You should read Adam White’s profile of the Chief Justice. Beyond his usual insightful commentary, Adam has gone through (seemingly) everything John Roberts has ever said about the Court. The mark of a good piece on the Supreme Court is whether I learn something new–and there is a lot of new material here.
White boils down the analysis to three key questions about the Chief, rather than trying to force a single, unifying theme:
For if one reviews not just his judicial opinions on the Supreme Court and D.C. Circuit, but also his confirmation hearings, his scattered writings, and the speeches he has given, then a handful of common themes emerge. They are not hard-and-fast rules for deciding individual cases. They do not explain his entire body of work. And they certainly are not without tensions or contradictions. But they do seem to highlight at least some of the themes that Roberts has grappled with throughout his career and are stated best not as answers but as questions:  What is the federal government’s role in America?  What is the Supreme Court’s role in the federal government? And  what is the chief justice’s role on the Supreme Court?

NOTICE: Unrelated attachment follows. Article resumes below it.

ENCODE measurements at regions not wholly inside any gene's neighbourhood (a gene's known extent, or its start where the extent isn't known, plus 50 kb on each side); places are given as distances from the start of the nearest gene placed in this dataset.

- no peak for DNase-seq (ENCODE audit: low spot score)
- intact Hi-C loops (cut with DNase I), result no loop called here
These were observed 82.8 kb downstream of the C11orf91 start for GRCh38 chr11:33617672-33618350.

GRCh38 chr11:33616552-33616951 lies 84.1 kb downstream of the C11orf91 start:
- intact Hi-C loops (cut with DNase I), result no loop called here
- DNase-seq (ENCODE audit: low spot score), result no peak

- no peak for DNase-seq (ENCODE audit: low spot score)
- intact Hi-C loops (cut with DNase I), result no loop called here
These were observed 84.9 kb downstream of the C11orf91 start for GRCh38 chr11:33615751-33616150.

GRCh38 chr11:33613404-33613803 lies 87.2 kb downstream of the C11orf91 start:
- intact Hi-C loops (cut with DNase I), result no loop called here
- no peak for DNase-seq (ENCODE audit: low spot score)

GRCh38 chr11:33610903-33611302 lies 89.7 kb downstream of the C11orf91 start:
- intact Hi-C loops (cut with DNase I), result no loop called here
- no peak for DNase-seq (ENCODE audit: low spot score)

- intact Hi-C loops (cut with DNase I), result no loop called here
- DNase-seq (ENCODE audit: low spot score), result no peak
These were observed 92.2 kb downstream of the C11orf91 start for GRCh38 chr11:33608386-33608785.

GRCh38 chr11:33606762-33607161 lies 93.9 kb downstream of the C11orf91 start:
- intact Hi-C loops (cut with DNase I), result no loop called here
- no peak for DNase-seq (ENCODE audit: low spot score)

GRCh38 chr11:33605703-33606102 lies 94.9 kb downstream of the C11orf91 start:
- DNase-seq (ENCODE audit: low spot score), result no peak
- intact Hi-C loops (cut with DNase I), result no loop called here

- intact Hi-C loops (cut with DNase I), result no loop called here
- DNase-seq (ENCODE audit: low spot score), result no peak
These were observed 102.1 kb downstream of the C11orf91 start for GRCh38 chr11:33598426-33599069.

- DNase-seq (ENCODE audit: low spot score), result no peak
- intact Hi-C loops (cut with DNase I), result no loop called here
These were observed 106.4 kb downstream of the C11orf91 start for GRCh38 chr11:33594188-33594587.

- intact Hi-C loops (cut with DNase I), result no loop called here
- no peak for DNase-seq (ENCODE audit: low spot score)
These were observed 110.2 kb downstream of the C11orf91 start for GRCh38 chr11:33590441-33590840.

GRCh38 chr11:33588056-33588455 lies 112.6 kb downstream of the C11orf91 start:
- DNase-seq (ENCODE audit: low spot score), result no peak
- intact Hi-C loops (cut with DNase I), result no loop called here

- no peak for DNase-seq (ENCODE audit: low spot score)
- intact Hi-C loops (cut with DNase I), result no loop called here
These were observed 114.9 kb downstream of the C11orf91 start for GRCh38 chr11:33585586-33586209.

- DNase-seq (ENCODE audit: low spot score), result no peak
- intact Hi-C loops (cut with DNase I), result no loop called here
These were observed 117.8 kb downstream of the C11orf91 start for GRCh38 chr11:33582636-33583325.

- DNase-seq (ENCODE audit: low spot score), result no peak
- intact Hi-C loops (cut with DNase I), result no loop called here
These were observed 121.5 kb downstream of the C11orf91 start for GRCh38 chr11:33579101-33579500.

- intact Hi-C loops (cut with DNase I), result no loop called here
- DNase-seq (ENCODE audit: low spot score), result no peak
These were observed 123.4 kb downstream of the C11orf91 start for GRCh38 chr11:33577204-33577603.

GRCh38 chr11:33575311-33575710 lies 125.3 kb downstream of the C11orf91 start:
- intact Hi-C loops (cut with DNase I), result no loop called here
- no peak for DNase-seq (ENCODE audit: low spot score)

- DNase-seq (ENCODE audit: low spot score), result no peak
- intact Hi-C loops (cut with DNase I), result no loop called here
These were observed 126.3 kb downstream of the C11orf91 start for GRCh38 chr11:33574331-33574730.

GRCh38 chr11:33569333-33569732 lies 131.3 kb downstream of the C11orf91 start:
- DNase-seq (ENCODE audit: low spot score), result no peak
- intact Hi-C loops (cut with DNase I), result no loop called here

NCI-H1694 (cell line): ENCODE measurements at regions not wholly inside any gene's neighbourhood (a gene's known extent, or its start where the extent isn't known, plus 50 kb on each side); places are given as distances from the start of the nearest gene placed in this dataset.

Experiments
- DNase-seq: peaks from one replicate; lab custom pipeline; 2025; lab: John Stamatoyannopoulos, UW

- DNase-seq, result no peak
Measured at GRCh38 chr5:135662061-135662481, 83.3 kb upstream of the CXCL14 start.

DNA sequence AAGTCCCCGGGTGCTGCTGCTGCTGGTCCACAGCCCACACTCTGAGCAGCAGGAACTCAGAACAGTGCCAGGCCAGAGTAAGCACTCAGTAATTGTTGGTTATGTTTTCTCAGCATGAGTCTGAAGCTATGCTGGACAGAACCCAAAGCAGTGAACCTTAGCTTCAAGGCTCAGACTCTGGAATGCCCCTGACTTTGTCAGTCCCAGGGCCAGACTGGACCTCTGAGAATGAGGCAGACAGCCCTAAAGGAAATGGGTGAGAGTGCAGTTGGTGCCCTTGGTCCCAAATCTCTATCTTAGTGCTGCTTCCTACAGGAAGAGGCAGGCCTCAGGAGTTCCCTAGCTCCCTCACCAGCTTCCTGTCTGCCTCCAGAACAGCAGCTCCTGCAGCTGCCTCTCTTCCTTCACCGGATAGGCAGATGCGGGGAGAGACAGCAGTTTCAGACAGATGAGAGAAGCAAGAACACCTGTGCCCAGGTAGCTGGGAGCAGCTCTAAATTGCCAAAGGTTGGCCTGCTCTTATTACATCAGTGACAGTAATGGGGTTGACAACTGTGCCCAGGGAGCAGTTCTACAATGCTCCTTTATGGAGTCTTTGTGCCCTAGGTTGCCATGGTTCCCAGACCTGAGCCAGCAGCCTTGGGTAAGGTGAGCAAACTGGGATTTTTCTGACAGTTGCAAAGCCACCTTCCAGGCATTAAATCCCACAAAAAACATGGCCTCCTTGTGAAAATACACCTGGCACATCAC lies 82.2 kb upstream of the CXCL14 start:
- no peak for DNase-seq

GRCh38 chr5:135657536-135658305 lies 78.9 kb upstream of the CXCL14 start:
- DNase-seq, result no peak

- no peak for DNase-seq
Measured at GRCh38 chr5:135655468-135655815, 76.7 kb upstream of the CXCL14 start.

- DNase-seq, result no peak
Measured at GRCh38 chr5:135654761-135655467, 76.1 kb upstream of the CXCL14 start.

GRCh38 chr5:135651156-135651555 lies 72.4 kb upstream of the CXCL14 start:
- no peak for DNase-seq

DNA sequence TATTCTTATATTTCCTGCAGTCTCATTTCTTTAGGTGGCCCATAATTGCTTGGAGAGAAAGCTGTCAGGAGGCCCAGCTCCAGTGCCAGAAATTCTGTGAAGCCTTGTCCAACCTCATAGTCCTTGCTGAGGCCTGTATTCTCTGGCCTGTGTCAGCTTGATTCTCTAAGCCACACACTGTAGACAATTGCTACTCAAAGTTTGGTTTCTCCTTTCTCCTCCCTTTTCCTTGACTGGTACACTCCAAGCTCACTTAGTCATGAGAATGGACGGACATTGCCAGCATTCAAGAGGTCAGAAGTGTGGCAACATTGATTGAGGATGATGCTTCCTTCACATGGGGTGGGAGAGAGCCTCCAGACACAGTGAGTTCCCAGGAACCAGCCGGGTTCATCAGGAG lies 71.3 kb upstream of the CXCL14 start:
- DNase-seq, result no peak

For the first question, Adam closes with a strong connection between Justice Jackson and Justice Roberts, and includes a reference from his confirmation hearing where Roberts told us exactly what he was going to do–by laughing.
His approach in King may draw comparisons to Marshall, but on these separation-of-powers issues Roberts might be better compared to another of the great justices. Robert Jackson is remembered for his key opinion in Youngstown Sheet & Tube Co. v. Sawyer (1952), in which he asserted Congress’s predominance over the president, rejecting President Truman’s attempt to take over the U.S. steel industry during the Korean War. At the time of the case, the administration cited Jackson’s own work as FDR’s attorney general, defending a seemingly similar World War II-era takeover of an aviation company. In a footnote, Jackson distinguished FDR’s seizure from Truman’s, but he also rejected the notion that his judicial view should echo his earlier views from the Justice Department: “I should not bind present judicial judgment by earlier partisan activity.”